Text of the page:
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Kronos Quartet: Folk Songs

by Jeff Tamarkin on September 11, 2017

For more than 40 years, the Kronos Quartet has provided the answer to the question, “I don’t know much about classical music—where should I start?” Unlike many traditional chamber music outfits, the Kronos crew—currently longtime mainstays David Harrington (violin), John Sherba (violin) and Hank Dutt (viola), with more recent addition Sunny Yang (cello)—is determinedly progressive and daring in its outlook, always seeking a new means of expression and eager to collaborate. They’ve covered songs by Dylan and Hendrix, performed with Bowie, Tom Waits and McCartney (not to mention recorded with Dave Matthews Band) and see genre as a mere obstacle to be pushed aside. In 2014, the group joined with four of its Nonesuch Records compatriots—Sam Amidon, Olivia Chaney, Rhiannon Giddens and Natalie Merchant—for concerts in London and New York celebrating the label’s 50th anniversary, then gathered in a studio to recreate the music. Each guest receives lead billing on two tracks, with Kronos keeping “Last Kind Words” to itself. That one is more age-old, back-porch string band than modern string quartet, and follows an eerie, hypnotic “Factory Girl” (a reworked traditional Irish number, not the Stones song) that finds Giddens’ delivery, as always, note-perfect and moving. Merchant’s “Johnny Has Gone for a Soldier” is tender and lush, unlike anything she’s cut on her own and, like Chaney on her two tracks, operatic in reach. Amidon, on both of his tracks, “Oh Where” and “I See the Sign,” achieves a balance between folk tradition and soul, but it’s Giddens’ finale, “Lullaby,” that most successfully demonstrates the inherent experimental nature of the hosts and their zeal to constantly evolve in untold, unanticipated ways.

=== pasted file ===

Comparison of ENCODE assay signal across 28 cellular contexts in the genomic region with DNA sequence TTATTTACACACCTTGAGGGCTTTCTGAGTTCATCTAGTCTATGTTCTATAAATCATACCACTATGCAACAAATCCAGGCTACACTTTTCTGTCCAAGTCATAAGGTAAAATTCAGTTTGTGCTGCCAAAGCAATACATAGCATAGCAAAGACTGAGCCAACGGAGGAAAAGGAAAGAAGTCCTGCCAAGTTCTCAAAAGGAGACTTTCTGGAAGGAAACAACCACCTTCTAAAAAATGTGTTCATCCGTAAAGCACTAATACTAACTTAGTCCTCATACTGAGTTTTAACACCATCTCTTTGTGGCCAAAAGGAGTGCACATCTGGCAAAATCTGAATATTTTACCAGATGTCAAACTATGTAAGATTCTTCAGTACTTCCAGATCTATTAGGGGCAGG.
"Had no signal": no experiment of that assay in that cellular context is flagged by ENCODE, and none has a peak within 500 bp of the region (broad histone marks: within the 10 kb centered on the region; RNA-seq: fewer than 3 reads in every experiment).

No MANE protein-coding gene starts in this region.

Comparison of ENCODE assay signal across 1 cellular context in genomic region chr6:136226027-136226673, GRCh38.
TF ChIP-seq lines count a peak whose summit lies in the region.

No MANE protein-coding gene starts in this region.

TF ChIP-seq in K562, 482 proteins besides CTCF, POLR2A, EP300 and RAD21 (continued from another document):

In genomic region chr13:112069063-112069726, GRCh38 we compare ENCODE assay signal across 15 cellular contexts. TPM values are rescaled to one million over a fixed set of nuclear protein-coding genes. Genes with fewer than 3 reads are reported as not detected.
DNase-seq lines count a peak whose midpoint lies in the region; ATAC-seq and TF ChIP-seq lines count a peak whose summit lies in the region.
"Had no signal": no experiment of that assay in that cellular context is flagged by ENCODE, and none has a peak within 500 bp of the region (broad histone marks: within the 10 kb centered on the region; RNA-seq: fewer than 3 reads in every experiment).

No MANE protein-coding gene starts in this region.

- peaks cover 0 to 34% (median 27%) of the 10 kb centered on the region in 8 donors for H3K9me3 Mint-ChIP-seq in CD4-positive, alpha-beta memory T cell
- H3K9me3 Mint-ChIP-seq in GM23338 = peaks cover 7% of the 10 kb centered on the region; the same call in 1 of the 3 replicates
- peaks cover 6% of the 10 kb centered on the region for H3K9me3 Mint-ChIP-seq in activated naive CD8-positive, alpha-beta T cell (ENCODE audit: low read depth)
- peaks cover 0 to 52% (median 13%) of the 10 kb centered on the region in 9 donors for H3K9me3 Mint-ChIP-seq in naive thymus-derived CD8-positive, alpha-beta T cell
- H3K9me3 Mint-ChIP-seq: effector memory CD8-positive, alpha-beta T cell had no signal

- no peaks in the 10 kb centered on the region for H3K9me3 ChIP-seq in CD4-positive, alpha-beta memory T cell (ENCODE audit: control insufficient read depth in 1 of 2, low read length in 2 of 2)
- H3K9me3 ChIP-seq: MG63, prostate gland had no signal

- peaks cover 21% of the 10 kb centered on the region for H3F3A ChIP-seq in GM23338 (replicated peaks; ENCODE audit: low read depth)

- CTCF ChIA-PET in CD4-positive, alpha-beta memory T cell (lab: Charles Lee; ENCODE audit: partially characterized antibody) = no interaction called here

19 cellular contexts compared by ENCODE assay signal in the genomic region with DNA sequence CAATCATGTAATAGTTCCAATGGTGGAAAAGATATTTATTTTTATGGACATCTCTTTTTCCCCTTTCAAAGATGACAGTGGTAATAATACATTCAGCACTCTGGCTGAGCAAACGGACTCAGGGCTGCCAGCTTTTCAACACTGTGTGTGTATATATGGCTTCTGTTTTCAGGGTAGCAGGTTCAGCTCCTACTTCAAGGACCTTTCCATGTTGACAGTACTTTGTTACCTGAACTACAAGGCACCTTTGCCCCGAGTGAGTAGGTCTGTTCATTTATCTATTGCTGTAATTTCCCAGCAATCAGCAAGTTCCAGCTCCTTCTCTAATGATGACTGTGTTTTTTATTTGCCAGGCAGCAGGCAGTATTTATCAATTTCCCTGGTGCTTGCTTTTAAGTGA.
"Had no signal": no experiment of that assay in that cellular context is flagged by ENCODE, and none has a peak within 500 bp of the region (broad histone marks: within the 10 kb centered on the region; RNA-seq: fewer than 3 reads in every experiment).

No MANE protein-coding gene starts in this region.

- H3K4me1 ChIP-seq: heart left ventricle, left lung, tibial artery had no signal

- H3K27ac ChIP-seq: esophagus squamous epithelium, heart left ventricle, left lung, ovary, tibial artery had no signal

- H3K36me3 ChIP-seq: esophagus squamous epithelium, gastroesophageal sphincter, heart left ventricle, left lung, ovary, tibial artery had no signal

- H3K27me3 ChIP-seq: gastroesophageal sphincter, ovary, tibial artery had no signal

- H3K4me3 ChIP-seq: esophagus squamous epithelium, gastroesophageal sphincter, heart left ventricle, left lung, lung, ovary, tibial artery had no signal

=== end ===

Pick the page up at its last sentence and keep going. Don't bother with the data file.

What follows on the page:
Authors: Jeff Tamarkin
Artist: Kronos Quartet
Album: Folk Songs
Label: Nonesuch